Before long you will come to three separate waterfalls that are all worthy of photographing. The trail surrounding each of the waterfalls uses the wood walkway, so you are somewhat limited in terms of the views that you can get, but you are able to get a nice vantage point of each one.

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The first of the falls is Lower Bridesmaid’s Falls.

Photographing Bushkill Falls

Lower Bridesmaid’s Falls

After you are done photographing Lower Bridesmaid’s Falls, take the trail a short distance and you will come to Bridal Veil Falls, which may be the most photogenic of any of the falls in the park. It doesn’t have the height or strong flow of water of the main falls, but it is a beautiful scene.

Photographing Bushkill Falls

Bridal Veil Falls

As you move along the trail you will quickly come to Upper Bridesmaid’s Falls. This one sits back a little further in a gorge and on sunny days the light and shadows can be difficult to work with. Cloudy, overcast days are obviously better.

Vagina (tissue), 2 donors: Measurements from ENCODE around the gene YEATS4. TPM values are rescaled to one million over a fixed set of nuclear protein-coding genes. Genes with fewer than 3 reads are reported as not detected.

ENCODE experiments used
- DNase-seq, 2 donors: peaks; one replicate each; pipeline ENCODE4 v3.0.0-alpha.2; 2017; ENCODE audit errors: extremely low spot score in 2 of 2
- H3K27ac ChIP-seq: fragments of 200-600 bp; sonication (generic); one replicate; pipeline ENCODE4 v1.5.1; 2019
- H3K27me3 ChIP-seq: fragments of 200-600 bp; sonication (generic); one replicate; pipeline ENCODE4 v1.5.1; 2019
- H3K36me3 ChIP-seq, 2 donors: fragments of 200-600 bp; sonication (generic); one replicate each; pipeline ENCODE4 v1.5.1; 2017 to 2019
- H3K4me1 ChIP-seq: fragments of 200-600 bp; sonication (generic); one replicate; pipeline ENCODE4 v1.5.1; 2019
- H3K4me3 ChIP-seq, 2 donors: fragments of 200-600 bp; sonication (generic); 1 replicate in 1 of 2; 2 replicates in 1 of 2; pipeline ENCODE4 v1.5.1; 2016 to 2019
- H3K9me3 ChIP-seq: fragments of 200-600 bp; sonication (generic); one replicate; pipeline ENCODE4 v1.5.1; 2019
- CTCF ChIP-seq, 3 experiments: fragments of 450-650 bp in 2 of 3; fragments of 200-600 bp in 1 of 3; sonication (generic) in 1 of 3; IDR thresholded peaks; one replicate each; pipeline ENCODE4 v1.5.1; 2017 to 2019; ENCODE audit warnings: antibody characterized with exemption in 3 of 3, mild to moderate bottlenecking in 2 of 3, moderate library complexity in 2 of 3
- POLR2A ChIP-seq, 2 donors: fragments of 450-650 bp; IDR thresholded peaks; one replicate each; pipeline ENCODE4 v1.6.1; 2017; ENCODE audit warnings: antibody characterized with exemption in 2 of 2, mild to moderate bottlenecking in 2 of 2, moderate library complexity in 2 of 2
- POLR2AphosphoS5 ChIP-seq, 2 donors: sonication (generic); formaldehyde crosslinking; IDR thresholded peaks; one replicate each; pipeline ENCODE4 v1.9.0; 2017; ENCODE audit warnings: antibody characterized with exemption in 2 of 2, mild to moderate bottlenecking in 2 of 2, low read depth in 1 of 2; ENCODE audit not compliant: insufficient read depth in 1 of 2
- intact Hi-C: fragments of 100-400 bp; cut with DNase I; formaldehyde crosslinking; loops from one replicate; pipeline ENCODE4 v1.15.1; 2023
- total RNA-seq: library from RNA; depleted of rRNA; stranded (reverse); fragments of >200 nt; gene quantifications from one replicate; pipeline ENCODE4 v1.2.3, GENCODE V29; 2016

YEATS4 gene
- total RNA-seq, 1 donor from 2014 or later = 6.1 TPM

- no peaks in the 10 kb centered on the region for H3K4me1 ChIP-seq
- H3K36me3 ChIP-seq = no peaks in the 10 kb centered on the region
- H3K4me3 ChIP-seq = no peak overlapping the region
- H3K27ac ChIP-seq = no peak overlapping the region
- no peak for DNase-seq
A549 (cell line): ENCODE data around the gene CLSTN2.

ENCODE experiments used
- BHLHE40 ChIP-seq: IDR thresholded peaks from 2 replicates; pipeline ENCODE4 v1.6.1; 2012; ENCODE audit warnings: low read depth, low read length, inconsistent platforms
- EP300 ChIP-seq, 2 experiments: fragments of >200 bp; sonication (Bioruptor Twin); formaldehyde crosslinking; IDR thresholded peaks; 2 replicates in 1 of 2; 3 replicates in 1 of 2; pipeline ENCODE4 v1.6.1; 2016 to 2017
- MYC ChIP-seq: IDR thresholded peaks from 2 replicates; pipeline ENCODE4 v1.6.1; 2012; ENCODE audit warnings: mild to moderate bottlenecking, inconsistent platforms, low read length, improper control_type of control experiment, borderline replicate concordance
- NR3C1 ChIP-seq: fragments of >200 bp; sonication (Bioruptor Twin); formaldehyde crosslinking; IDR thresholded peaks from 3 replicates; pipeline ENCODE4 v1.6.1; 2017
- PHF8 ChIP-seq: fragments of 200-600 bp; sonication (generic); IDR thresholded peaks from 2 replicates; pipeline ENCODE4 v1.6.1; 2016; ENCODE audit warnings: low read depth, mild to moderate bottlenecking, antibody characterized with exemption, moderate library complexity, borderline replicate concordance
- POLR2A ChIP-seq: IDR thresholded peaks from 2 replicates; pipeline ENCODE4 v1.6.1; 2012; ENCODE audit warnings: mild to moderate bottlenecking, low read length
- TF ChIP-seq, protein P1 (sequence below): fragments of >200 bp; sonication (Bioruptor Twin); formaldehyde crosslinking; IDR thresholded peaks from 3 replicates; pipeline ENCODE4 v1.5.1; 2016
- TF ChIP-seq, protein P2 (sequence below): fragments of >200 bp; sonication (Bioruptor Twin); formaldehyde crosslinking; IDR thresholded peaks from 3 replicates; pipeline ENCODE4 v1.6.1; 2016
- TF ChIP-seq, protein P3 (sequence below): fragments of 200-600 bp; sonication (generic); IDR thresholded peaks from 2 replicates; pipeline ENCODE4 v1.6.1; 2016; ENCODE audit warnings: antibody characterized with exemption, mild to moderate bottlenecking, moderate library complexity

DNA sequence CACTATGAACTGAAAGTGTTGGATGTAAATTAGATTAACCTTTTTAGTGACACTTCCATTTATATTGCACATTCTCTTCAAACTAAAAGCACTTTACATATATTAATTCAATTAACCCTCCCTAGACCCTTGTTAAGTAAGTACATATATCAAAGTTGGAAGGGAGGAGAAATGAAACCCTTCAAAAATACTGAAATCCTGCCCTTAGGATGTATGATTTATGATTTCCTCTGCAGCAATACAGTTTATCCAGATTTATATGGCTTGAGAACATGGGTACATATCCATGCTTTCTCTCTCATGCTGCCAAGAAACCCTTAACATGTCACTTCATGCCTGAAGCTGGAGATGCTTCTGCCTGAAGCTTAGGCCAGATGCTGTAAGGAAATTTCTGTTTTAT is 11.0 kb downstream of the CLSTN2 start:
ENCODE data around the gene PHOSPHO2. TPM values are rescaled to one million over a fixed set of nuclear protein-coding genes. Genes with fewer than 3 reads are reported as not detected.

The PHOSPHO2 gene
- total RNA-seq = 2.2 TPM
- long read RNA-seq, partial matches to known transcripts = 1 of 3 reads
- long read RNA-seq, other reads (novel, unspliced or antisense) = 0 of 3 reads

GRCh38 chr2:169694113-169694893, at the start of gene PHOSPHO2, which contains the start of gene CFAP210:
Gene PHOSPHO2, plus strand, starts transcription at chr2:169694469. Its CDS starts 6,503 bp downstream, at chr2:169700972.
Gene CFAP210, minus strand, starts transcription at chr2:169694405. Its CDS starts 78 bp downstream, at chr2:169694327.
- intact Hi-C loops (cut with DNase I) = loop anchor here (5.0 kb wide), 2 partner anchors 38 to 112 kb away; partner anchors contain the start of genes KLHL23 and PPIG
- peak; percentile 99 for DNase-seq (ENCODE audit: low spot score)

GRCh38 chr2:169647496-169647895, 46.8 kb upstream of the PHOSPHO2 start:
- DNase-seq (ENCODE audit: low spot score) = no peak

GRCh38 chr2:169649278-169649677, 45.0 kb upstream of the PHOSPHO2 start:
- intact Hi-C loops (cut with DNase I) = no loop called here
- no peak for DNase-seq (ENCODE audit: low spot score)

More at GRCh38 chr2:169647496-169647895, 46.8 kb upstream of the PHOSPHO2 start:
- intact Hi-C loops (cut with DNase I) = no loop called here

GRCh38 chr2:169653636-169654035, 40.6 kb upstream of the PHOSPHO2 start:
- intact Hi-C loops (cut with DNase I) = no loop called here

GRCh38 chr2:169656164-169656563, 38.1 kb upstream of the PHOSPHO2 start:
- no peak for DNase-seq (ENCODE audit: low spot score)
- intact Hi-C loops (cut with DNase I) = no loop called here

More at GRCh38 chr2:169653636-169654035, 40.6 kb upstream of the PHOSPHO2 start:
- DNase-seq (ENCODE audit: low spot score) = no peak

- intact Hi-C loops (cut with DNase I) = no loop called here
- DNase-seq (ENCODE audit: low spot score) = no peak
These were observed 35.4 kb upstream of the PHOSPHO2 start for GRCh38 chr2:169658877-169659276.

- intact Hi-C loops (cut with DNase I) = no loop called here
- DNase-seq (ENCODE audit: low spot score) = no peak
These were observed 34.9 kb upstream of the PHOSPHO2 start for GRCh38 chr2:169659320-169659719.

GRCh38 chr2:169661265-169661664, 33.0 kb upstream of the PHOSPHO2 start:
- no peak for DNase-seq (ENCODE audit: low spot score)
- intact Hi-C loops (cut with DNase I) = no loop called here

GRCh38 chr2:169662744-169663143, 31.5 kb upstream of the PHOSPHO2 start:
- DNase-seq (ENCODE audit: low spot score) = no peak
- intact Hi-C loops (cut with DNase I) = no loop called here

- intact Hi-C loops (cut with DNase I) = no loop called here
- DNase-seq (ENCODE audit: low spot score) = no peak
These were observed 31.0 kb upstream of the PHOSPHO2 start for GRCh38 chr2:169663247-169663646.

Photographing Bushkill Falls

Upper Bridesmaid’s Falls

After you leave Upper Bridesmaid’s Falls and continue along the trail you will go up a number of stairs and before long you will reach Peter’s Corner. Here the trail splits. You can either go left and continue on towards Pennell Falls, or you can go right and head back towards the main falls. Pennell Falls is, in my opinion, not as photogenic as the other falls you just passed, and it is also a little difficult to get a great view of it for a photograph because of the limitations of the wood walkway. My preference is to head right and go back towards the main canyon. This area of the trail is mostly flat and there are some great views of the woods. You can get a lot of interesting photos here if you take the time.